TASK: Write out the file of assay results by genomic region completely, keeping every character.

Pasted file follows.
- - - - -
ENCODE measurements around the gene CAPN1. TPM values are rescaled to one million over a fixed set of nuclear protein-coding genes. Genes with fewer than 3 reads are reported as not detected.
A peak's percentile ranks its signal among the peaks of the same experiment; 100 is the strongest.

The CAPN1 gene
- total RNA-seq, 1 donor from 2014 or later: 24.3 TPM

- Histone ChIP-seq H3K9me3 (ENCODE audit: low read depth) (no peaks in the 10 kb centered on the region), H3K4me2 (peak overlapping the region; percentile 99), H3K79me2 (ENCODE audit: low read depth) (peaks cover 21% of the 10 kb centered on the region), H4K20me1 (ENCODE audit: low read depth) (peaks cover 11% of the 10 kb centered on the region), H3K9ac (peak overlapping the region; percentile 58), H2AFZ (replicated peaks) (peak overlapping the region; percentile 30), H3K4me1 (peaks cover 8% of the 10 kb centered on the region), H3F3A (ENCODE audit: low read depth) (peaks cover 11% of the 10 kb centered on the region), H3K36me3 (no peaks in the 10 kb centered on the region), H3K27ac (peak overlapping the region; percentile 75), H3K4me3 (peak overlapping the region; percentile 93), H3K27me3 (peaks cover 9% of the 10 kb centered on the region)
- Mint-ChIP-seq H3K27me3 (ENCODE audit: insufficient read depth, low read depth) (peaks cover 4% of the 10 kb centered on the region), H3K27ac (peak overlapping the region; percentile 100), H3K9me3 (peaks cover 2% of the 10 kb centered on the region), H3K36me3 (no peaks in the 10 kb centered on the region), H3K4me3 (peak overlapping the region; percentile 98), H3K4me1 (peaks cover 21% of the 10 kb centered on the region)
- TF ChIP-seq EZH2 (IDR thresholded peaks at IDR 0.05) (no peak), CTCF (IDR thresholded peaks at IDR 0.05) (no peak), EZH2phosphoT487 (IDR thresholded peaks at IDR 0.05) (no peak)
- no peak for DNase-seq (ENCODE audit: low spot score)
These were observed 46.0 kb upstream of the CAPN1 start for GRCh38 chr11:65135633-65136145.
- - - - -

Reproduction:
ENCODE measurements around the gene CAPN1. TPM values are rescaled to one million over a fixed set of nuclear protein-coding genes. Genes with fewer than 3 reads are reported as not detected.
A peak's percentile ranks its signal among the peaks of the same experiment; 100 is the strongest.

The CAPN1 gene
- total RNA-seq, 1 donor from 2014 or later: 24.3 TPM

- Histone ChIP-seq H3K9me3 (ENCODE audit: low read depth) (no peaks in the 10 kb centered on the region), H3K4me2 (peak overlapping the region; percentile 99), H3K79me2 (ENCODE audit: low read depth) (peaks cover 21% of the 10 kb centered on the region), H4K20me1 (ENCODE audit: low read depth) (peaks cover 11% of the 10 kb centered on the region), H3K9ac (peak overlapping the region; percentile 58), H2AFZ (replicated peaks) (peak overlapping the region; percentile 30), H3K4me1 (peaks cover 8% of the 10 kb centered on the region), H3F3A (ENCODE audit: low read depth) (peaks cover 11% of the 10 kb centered on the region), H3K36me3 (no peaks in the 10 kb centered on the region), H3K27ac (peak overlapping the region; percentile 75), H3K4me3 (peak overlapping the region; percentile 93), H3K27me3 (peaks cover 9% of the 10 kb centered on the region)
- Mint-ChIP-seq H3K27me3 (ENCODE audit: insufficient read depth, low read depth) (peaks cover 4% of the 10 kb centered on the region), H3K27ac (peak overlapping the region; percentile 100), H3K9me3 (peaks cover 2% of the 10 kb centered on the region), H3K36me3 (no peaks in the 10 kb centered on the region), H3K4me3 (peak overlapping the region; percentile 98), H3K4me1 (peaks cover 21% of the 10 kb centered on the region)
- TF ChIP-seq EZH2 (IDR thresholded peaks at IDR 0.05) (no peak), CTCF (IDR thresholded peaks at IDR 0.05) (no peak), EZH2phosphoT487 (IDR thresholded peaks at IDR 0.05) (no peak)
- no peak for DNase-seq (ENCODE audit: low spot score)
These were observed 46.0 kb upstream of the CAPN1 start for GRCh38 chr11:65135633-65136145.